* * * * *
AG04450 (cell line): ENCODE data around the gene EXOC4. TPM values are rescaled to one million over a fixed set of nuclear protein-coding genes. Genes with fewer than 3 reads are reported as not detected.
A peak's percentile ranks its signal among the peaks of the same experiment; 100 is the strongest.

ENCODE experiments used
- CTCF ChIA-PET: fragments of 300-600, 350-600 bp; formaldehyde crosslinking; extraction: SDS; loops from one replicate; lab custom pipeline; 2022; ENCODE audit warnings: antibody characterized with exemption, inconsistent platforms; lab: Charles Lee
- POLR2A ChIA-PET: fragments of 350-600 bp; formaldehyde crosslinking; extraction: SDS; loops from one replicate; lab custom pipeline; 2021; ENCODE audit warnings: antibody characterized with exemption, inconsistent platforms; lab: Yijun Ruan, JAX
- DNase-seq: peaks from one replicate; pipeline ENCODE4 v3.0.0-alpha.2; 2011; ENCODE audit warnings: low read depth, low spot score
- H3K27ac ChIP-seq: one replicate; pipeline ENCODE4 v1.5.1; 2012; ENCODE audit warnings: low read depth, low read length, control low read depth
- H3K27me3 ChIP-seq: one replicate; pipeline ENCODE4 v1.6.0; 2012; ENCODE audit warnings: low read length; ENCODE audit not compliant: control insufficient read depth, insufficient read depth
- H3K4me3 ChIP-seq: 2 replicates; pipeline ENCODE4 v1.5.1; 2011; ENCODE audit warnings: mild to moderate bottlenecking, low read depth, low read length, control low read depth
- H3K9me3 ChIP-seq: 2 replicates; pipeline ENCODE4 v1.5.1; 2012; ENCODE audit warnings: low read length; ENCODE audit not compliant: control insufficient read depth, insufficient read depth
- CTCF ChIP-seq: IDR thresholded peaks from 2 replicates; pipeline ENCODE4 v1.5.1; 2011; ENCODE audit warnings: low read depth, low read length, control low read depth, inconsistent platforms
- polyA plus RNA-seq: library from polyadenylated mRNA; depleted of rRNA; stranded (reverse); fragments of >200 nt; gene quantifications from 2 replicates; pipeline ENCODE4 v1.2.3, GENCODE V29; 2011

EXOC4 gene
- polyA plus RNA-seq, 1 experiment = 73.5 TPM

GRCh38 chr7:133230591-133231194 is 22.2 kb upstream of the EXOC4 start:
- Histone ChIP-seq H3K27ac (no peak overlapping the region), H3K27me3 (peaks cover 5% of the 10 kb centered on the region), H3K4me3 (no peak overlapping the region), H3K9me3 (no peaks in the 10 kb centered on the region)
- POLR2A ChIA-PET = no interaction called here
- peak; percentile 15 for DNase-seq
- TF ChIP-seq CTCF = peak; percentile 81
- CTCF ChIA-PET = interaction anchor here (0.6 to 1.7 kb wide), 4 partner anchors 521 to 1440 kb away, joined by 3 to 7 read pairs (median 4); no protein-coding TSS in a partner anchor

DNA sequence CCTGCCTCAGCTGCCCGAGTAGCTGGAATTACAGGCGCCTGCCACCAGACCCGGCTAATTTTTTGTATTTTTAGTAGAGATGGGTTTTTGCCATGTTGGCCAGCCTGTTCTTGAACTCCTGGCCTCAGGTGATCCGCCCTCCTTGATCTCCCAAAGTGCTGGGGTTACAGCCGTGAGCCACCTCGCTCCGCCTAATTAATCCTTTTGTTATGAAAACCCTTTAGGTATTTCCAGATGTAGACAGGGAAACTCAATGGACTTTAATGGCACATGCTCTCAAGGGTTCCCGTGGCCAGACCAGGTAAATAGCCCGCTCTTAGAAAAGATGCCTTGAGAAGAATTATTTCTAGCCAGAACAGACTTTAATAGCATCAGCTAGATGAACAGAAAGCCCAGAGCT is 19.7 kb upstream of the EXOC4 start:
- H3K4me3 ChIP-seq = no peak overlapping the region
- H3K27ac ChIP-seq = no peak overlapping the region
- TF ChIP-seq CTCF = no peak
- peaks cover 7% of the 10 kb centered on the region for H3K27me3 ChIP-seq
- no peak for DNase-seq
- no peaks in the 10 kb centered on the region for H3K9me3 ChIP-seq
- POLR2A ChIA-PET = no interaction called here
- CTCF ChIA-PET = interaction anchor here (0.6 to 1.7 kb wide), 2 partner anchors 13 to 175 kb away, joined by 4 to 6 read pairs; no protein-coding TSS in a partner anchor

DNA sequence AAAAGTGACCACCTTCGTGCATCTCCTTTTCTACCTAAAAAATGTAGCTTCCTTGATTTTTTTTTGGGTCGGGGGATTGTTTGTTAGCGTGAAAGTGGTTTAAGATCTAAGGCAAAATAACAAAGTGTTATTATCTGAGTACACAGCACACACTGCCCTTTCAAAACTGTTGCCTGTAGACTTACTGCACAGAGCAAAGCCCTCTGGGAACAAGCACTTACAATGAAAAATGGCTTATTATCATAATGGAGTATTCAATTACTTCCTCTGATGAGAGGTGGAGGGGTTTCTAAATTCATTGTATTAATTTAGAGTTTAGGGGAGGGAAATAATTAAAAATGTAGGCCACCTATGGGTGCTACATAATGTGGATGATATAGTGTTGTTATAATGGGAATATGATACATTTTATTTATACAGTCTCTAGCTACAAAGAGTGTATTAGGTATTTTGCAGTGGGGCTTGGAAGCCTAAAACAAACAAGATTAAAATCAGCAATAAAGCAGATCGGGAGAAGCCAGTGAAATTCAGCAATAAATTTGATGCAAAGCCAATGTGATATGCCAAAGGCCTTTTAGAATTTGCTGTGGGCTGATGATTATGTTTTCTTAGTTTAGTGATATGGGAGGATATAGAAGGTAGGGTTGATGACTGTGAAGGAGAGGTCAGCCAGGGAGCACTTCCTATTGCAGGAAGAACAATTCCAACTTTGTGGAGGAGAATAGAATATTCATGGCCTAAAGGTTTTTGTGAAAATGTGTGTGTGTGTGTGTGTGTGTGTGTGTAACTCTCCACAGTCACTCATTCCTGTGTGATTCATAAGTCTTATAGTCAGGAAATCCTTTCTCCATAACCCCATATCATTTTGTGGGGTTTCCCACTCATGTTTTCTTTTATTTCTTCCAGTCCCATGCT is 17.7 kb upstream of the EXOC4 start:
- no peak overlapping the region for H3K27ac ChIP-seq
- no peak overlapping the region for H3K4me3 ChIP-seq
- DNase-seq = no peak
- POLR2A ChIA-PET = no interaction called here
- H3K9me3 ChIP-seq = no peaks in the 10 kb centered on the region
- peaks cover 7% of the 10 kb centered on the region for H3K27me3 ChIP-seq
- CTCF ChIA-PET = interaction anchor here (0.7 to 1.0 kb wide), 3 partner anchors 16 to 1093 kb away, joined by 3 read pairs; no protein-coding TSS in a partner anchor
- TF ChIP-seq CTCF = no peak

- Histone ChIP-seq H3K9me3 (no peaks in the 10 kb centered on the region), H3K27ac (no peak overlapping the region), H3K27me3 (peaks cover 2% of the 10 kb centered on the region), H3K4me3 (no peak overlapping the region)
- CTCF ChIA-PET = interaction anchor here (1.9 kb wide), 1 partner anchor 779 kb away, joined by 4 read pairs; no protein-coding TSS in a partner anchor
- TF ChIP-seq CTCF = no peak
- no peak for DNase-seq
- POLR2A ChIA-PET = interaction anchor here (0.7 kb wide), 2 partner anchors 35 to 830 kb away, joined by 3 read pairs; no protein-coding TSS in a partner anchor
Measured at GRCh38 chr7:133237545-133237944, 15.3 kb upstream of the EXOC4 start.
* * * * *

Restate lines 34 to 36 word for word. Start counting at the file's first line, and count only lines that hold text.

- POLR2A ChIA-PET = no interaction called here
- H3K9me3 ChIP-seq = no peaks in the 10 kb centered on the region
- peaks cover 7% of the 10 kb centered on the region for H3K27me3 ChIP-seq